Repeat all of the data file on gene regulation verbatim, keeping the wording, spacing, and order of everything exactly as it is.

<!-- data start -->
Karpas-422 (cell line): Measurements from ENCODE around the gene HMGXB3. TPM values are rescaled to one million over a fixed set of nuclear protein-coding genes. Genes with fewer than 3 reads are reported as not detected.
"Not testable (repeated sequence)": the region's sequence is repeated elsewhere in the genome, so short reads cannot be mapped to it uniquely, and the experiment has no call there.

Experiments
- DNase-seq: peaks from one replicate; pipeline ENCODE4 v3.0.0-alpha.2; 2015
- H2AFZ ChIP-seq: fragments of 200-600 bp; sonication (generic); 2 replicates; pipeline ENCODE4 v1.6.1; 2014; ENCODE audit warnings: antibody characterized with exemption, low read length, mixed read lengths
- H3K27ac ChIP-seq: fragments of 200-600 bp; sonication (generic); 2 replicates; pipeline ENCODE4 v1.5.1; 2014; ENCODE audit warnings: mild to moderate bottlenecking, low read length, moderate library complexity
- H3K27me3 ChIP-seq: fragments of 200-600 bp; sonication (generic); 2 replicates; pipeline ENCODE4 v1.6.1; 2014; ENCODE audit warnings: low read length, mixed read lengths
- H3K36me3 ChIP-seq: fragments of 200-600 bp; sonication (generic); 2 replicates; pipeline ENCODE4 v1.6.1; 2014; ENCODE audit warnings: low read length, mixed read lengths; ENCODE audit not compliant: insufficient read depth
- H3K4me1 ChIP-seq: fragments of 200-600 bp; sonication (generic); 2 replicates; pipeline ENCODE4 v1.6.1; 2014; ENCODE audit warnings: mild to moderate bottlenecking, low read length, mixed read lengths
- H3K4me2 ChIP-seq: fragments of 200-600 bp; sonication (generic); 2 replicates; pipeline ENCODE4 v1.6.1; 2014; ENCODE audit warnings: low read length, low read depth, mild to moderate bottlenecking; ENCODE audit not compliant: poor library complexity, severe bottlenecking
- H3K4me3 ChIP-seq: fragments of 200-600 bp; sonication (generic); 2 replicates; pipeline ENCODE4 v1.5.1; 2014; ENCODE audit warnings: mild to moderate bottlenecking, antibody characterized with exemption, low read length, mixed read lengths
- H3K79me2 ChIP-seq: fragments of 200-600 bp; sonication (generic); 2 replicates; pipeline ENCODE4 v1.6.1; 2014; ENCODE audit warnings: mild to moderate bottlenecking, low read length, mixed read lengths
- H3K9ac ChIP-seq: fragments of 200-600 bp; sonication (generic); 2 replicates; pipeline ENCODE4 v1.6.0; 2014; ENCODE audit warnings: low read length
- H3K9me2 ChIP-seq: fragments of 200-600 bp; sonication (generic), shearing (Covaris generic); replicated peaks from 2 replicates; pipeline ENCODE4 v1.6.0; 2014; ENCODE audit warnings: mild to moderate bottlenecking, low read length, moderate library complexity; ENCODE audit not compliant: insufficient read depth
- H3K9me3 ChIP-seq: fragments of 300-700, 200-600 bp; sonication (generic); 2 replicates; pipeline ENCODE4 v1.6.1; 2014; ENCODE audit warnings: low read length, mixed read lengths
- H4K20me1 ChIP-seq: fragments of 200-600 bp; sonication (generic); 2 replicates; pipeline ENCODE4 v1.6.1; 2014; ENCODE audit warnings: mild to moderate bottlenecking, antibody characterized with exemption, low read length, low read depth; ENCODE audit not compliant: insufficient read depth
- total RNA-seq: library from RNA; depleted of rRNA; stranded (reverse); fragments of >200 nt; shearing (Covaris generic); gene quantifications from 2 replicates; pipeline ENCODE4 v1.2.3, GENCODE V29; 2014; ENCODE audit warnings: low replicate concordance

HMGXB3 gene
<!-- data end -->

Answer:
Karpas-422 (cell line): Measurements from ENCODE around the gene HMGXB3. TPM values are rescaled to one million over a fixed set of nuclear protein-coding genes. Genes with fewer than 3 reads are reported as not detected.
"Not testable (repeated sequence)": the region's sequence is repeated elsewhere in the genome, so short reads cannot be mapped to it uniquely, and the experiment has no call there.

Experiments
- DNase-seq: peaks from one replicate; pipeline ENCODE4 v3.0.0-alpha.2; 2015
- H2AFZ ChIP-seq: fragments of 200-600 bp; sonication (generic); 2 replicates; pipeline ENCODE4 v1.6.1; 2014; ENCODE audit warnings: antibody characterized with exemption, low read length, mixed read lengths
- H3K27ac ChIP-seq: fragments of 200-600 bp; sonication (generic); 2 replicates; pipeline ENCODE4 v1.5.1; 2014; ENCODE audit warnings: mild to moderate bottlenecking, low read length, moderate library complexity
- H3K27me3 ChIP-seq: fragments of 200-600 bp; sonication (generic); 2 replicates; pipeline ENCODE4 v1.6.1; 2014; ENCODE audit warnings: low read length, mixed read lengths
- H3K36me3 ChIP-seq: fragments of 200-600 bp; sonication (generic); 2 replicates; pipeline ENCODE4 v1.6.1; 2014; ENCODE audit warnings: low read length, mixed read lengths; ENCODE audit not compliant: insufficient read depth
- H3K4me1 ChIP-seq: fragments of 200-600 bp; sonication (generic); 2 replicates; pipeline ENCODE4 v1.6.1; 2014; ENCODE audit warnings: mild to moderate bottlenecking, low read length, mixed read lengths
- H3K4me2 ChIP-seq: fragments of 200-600 bp; sonication (generic); 2 replicates; pipeline ENCODE4 v1.6.1; 2014; ENCODE audit warnings: low read length, low read depth, mild to moderate bottlenecking; ENCODE audit not compliant: poor library complexity, severe bottlenecking
- H3K4me3 ChIP-seq: fragments of 200-600 bp; sonication (generic); 2 replicates; pipeline ENCODE4 v1.5.1; 2014; ENCODE audit warnings: mild to moderate bottlenecking, antibody characterized with exemption, low read length, mixed read lengths
- H3K79me2 ChIP-seq: fragments of 200-600 bp; sonication (generic); 2 replicates; pipeline ENCODE4 v1.6.1; 2014; ENCODE audit warnings: mild to moderate bottlenecking, low read length, mixed read lengths
- H3K9ac ChIP-seq: fragments of 200-600 bp; sonication (generic); 2 replicates; pipeline ENCODE4 v1.6.0; 2014; ENCODE audit warnings: low read length
- H3K9me2 ChIP-seq: fragments of 200-600 bp; sonication (generic), shearing (Covaris generic); replicated peaks from 2 replicates; pipeline ENCODE4 v1.6.0; 2014; ENCODE audit warnings: mild to moderate bottlenecking, low read length, moderate library complexity; ENCODE audit not compliant: insufficient read depth
- H3K9me3 ChIP-seq: fragments of 300-700, 200-600 bp; sonication (generic); 2 replicates; pipeline ENCODE4 v1.6.1; 2014; ENCODE audit warnings: low read length, mixed read lengths
- H4K20me1 ChIP-seq: fragments of 200-600 bp; sonication (generic); 2 replicates; pipeline ENCODE4 v1.6.1; 2014; ENCODE audit warnings: mild to moderate bottlenecking, antibody characterized with exemption, low read length, low read depth; ENCODE audit not compliant: insufficient read depth
- total RNA-seq: library from RNA; depleted of rRNA; stranded (reverse); fragments of >200 nt; shearing (Covaris generic); gene quantifications from 2 replicates; pipeline ENCODE4 v1.2.3, GENCODE V29; 2014; ENCODE audit warnings: low replicate concordance

HMGXB3 gene